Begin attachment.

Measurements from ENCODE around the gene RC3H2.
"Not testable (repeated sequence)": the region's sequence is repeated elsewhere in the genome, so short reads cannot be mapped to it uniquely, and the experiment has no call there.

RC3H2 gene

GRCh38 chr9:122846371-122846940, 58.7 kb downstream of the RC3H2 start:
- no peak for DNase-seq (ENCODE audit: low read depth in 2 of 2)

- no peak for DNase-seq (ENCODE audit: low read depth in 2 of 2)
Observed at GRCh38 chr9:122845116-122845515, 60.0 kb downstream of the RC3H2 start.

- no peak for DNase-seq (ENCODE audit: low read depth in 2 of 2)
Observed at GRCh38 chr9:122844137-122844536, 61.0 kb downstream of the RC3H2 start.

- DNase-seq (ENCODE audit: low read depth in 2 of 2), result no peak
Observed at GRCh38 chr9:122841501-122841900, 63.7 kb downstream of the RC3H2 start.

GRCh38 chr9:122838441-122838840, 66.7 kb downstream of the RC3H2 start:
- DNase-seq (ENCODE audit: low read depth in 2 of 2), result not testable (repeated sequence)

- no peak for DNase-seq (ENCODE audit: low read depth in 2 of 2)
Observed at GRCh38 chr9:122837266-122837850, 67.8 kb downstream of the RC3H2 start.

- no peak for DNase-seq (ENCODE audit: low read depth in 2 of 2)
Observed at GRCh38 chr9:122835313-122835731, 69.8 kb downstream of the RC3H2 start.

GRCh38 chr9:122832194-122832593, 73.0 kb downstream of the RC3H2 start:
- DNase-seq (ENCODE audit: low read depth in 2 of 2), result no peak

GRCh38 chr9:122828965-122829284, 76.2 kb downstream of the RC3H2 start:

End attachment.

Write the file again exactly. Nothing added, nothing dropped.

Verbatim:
Measurements from ENCODE around the gene RC3H2.
"Not testable (repeated sequence)": the region's sequence is repeated elsewhere in the genome, so short reads cannot be mapped to it uniquely, and the experiment has no call there.

RC3H2 gene

GRCh38 chr9:122846371-122846940, 58.7 kb downstream of the RC3H2 start:
- no peak for DNase-seq (ENCODE audit: low read depth in 2 of 2)

- no peak for DNase-seq (ENCODE audit: low read depth in 2 of 2)
Observed at GRCh38 chr9:122845116-122845515, 60.0 kb downstream of the RC3H2 start.

- no peak for DNase-seq (ENCODE audit: low read depth in 2 of 2)
Observed at GRCh38 chr9:122844137-122844536, 61.0 kb downstream of the RC3H2 start.

- DNase-seq (ENCODE audit: low read depth in 2 of 2), result no peak
Observed at GRCh38 chr9:122841501-122841900, 63.7 kb downstream of the RC3H2 start.

GRCh38 chr9:122838441-122838840, 66.7 kb downstream of the RC3H2 start:
- DNase-seq (ENCODE audit: low read depth in 2 of 2), result not testable (repeated sequence)

- no peak for DNase-seq (ENCODE audit: low read depth in 2 of 2)
Observed at GRCh38 chr9:122837266-122837850, 67.8 kb downstream of the RC3H2 start.

- no peak for DNase-seq (ENCODE audit: low read depth in 2 of 2)
Observed at GRCh38 chr9:122835313-122835731, 69.8 kb downstream of the RC3H2 start.

GRCh38 chr9:122832194-122832593, 73.0 kb downstream of the RC3H2 start:
- DNase-seq (ENCODE audit: low read depth in 2 of 2), result no peak

GRCh38 chr9:122828965-122829284, 76.2 kb downstream of the RC3H2 start: